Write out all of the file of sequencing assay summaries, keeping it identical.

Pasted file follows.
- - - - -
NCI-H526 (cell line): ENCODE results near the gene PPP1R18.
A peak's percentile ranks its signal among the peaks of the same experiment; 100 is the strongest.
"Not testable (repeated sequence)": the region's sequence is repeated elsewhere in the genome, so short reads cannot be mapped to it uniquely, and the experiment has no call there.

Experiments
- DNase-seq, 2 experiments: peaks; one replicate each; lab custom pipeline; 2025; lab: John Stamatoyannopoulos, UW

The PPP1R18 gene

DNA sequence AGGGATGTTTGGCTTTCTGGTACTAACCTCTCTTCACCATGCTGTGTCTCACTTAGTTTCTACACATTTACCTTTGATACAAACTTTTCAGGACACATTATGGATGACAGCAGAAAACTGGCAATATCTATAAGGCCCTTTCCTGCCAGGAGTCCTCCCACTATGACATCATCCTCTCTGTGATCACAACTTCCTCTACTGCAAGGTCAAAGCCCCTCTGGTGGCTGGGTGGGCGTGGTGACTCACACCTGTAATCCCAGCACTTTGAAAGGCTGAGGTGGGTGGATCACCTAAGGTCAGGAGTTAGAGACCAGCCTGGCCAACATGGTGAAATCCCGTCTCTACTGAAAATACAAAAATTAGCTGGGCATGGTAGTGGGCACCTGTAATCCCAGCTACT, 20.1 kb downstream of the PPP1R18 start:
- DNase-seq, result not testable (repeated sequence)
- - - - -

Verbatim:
NCI-H526 (cell line): ENCODE results near the gene PPP1R18.
A peak's percentile ranks its signal among the peaks of the same experiment; 100 is the strongest.
"Not testable (repeated sequence)": the region's sequence is repeated elsewhere in the genome, so short reads cannot be mapped to it uniquely, and the experiment has no call there.

Experiments
- DNase-seq, 2 experiments: peaks; one replicate each; lab custom pipeline; 2025; lab: John Stamatoyannopoulos, UW

The PPP1R18 gene

DNA sequence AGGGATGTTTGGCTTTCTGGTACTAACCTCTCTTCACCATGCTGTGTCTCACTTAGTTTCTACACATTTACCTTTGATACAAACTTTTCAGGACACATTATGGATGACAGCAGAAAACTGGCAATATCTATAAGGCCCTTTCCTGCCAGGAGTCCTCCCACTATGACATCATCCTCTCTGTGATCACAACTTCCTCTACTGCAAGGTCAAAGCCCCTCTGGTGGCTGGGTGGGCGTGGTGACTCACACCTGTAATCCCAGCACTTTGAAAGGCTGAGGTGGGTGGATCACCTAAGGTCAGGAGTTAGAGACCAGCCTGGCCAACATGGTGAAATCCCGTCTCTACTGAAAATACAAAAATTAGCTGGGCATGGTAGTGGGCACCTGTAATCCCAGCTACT, 20.1 kb downstream of the PPP1R18 start:
- DNase-seq, result not testable (repeated sequence)